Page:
The GBT is suggested as an important tool in the effort to detect asteroids that impinge on Earth’s orbit because it is the world’s largest fully steerable radio telescope. This means it can observe around 85% of the sky over Earth and quickly track objects that race through its field of view. Such capability would allow space agencies to determine the location, size and speed of potentially hazardous NEOs on quicker timelines, scientists say.

“Most recently, the GBT helped confirm the success of NASA’s DART mission, the first test to see if humans could successfully alter the trajectory of an asteroid,” Patrick Taylor a scientist at the NRAO and ngRADAR’s project director, said in the statement.

Radar is already unveiling the solar system

During initial testing, the GBT’s ngRADAR system already demonstrated its capability to reveal denizens of the solar system in incredible detail.

“With the support of Raytheon Technologies, ngRADAR pilot tests on the GBT — using a low-power transmitter with less output than a standard microwave oven — have produced the highest-resolution images of the moon ever taken from Earth,” Taylor added. “Imagine what we could do with a more powerful transmitter.”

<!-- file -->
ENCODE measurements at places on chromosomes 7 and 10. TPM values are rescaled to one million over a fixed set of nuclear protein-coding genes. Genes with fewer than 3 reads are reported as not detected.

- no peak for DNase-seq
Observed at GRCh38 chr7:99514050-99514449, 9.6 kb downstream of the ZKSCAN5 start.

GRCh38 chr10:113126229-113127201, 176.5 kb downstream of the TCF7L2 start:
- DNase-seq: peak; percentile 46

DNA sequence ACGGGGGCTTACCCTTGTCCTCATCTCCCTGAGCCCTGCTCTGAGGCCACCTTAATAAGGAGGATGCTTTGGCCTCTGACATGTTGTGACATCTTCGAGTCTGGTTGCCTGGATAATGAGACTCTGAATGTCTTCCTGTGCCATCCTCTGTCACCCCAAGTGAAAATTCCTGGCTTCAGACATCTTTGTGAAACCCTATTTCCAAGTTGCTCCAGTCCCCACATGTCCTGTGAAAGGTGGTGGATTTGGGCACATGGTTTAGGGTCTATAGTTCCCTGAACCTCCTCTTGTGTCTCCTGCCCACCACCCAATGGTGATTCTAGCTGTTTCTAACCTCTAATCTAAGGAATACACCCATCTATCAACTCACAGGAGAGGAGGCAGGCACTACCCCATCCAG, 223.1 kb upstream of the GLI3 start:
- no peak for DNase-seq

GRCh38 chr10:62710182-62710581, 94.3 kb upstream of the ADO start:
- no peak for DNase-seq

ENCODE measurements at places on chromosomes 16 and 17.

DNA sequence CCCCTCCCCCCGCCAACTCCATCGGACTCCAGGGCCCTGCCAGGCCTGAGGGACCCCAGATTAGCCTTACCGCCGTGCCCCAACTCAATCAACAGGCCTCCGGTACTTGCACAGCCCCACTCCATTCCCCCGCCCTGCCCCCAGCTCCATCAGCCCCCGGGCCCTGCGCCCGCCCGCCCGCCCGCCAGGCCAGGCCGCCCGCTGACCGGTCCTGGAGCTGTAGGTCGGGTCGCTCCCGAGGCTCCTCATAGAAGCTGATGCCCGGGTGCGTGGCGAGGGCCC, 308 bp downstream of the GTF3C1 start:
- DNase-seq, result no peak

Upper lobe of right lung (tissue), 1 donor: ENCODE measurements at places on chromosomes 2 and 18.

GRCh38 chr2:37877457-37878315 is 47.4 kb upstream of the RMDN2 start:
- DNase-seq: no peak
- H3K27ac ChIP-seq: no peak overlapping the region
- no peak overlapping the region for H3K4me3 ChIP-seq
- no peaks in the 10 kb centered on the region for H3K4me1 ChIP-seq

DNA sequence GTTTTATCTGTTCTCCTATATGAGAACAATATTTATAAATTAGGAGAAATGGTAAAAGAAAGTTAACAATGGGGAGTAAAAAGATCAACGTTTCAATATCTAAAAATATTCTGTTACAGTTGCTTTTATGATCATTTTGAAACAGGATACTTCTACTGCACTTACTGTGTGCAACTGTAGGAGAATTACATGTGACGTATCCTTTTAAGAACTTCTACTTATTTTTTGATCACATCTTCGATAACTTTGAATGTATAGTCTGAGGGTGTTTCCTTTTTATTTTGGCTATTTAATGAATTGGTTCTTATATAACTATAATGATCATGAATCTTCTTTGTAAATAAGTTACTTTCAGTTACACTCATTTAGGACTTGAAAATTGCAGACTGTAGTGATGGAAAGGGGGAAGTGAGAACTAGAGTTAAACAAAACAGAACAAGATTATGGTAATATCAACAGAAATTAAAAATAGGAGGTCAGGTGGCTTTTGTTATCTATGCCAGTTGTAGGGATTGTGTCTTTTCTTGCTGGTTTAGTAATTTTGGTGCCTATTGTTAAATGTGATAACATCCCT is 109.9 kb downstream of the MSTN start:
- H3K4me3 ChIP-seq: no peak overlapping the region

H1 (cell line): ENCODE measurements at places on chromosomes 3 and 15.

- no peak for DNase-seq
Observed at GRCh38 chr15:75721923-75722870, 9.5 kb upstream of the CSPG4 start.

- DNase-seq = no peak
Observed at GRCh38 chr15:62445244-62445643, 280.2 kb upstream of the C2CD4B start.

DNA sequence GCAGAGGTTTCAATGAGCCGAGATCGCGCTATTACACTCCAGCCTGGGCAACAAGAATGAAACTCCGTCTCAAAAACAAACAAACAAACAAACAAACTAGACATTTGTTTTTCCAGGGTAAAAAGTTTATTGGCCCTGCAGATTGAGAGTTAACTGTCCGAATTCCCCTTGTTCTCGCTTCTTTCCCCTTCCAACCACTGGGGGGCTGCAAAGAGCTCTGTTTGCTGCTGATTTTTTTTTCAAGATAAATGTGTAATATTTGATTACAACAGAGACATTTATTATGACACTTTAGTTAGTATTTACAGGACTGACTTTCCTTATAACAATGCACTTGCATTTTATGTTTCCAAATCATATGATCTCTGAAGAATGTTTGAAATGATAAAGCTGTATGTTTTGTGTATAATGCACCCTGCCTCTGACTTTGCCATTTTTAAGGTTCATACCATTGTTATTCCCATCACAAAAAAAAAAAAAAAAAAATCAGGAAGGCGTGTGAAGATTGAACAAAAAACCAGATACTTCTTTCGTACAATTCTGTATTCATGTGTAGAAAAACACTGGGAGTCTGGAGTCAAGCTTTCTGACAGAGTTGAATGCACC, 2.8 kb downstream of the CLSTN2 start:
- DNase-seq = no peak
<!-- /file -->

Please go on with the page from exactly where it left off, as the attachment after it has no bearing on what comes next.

Thus, in addition to spotting and tracking asteroids and comets, radar could help planetary scientists study the geology of relatively nearby planets and moons. This could give us a hint as to how these bodies have evolved over the 4.6 billion-year history of the solar system.

A black and white image of the moon's Tycho crater captured by the GBT's ngRADAR system